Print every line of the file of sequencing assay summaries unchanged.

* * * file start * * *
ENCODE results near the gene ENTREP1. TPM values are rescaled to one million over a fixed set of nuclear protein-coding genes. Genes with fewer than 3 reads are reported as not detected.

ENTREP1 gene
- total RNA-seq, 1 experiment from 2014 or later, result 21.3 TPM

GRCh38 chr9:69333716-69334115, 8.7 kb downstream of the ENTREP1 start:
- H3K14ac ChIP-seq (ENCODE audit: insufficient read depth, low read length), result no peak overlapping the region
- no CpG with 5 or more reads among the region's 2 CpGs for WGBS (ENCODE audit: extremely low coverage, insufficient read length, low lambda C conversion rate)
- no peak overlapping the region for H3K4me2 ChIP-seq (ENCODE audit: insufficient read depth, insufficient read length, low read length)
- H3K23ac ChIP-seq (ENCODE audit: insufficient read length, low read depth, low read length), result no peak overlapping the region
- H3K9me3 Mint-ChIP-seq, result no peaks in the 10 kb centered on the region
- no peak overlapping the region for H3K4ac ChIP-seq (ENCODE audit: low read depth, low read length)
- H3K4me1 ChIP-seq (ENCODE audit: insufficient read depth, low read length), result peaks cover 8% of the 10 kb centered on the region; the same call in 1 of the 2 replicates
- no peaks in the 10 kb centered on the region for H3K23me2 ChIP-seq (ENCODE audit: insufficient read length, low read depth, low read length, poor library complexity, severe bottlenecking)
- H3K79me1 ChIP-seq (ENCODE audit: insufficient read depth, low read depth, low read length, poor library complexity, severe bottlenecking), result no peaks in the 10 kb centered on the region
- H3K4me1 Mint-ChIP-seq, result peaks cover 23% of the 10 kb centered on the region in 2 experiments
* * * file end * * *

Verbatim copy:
ENCODE results near the gene ENTREP1. TPM values are rescaled to one million over a fixed set of nuclear protein-coding genes. Genes with fewer than 3 reads are reported as not detected.

ENTREP1 gene
- total RNA-seq, 1 experiment from 2014 or later, result 21.3 TPM

GRCh38 chr9:69333716-69334115, 8.7 kb downstream of the ENTREP1 start:
- H3K14ac ChIP-seq (ENCODE audit: insufficient read depth, low read length), result no peak overlapping the region
- no CpG with 5 or more reads among the region's 2 CpGs for WGBS (ENCODE audit: extremely low coverage, insufficient read length, low lambda C conversion rate)
- no peak overlapping the region for H3K4me2 ChIP-seq (ENCODE audit: insufficient read depth, insufficient read length, low read length)
- H3K23ac ChIP-seq (ENCODE audit: insufficient read length, low read depth, low read length), result no peak overlapping the region
- H3K9me3 Mint-ChIP-seq, result no peaks in the 10 kb centered on the region
- no peak overlapping the region for H3K4ac ChIP-seq (ENCODE audit: low read depth, low read length)
- H3K4me1 ChIP-seq (ENCODE audit: insufficient read depth, low read length), result peaks cover 8% of the 10 kb centered on the region; the same call in 1 of the 2 replicates
- no peaks in the 10 kb centered on the region for H3K23me2 ChIP-seq (ENCODE audit: insufficient read length, low read depth, low read length, poor library complexity, severe bottlenecking)
- H3K79me1 ChIP-seq (ENCODE audit: insufficient read depth, low read depth, low read length, poor library complexity, severe bottlenecking), result no peaks in the 10 kb centered on the region
- H3K4me1 Mint-ChIP-seq, result peaks cover 23% of the 10 kb centered on the region in 2 experiments